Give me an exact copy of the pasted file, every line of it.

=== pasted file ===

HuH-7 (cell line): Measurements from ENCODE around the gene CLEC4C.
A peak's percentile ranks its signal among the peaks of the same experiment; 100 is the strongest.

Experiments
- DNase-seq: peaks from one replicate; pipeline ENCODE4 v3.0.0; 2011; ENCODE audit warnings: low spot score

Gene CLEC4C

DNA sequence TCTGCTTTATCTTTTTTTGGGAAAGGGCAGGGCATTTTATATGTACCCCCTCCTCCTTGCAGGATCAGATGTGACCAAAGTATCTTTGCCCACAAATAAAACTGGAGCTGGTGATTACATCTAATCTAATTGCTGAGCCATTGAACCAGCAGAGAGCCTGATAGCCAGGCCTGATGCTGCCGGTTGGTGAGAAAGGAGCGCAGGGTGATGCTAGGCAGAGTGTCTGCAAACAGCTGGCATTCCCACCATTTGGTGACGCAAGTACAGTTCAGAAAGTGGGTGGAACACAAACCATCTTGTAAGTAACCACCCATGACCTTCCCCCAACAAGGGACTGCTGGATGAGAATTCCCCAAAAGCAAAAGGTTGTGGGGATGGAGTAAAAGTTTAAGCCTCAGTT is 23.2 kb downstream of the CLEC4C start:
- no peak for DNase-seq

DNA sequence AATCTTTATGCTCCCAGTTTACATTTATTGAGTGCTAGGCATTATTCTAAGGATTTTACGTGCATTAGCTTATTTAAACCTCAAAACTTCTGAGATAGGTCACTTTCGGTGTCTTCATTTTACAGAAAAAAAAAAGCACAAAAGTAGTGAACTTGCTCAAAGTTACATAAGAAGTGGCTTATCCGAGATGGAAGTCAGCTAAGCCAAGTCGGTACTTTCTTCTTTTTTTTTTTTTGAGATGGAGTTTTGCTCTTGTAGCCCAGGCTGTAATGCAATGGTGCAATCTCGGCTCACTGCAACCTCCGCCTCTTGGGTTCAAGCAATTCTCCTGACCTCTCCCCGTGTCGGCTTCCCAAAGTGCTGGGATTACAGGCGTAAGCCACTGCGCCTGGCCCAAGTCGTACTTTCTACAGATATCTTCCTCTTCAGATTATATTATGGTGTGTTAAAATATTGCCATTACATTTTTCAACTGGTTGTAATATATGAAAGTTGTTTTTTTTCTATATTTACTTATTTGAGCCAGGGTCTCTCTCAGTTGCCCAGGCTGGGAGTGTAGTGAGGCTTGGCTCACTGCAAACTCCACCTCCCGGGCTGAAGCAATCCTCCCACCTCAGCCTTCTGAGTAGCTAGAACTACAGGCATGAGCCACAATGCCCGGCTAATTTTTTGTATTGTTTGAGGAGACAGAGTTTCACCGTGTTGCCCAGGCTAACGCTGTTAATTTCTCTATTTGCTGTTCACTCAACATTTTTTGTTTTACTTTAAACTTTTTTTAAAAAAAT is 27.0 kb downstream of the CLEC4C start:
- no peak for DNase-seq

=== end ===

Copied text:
HuH-7 (cell line): Measurements from ENCODE around the gene CLEC4C.
A peak's percentile ranks its signal among the peaks of the same experiment; 100 is the strongest.

Experiments
- DNase-seq: peaks from one replicate; pipeline ENCODE4 v3.0.0; 2011; ENCODE audit warnings: low spot score

Gene CLEC4C

DNA sequence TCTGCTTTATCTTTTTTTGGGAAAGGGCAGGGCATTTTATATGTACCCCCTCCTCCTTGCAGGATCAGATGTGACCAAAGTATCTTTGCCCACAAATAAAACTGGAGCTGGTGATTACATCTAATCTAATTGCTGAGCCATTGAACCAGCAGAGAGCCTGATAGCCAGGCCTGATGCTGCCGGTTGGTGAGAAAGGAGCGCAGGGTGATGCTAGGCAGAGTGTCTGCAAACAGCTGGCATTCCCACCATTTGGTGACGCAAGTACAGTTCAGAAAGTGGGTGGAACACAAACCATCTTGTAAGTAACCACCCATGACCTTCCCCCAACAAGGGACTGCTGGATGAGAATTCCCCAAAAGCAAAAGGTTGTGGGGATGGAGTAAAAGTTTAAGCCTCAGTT is 23.2 kb downstream of the CLEC4C start:
- no peak for DNase-seq

DNA sequence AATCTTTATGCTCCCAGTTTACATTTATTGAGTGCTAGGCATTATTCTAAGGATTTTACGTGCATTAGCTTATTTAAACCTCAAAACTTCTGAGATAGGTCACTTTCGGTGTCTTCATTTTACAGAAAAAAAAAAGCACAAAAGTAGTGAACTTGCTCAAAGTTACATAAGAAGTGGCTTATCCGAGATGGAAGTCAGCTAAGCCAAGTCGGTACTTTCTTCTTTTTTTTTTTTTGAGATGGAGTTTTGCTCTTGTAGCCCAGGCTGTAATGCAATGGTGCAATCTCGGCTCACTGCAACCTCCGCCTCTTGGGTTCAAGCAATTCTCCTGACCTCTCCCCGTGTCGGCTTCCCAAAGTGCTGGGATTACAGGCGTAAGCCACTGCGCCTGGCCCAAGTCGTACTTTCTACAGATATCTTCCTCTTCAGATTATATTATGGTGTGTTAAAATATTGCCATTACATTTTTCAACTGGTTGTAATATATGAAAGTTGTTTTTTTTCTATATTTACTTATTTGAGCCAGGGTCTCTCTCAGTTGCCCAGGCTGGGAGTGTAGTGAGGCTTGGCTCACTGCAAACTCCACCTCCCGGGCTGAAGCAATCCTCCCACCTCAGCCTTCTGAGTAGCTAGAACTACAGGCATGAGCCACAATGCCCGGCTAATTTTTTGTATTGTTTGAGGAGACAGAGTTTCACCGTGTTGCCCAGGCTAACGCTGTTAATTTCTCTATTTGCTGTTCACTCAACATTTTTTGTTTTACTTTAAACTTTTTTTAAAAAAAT is 27.0 kb downstream of the CLEC4C start:
- no peak for DNase-seq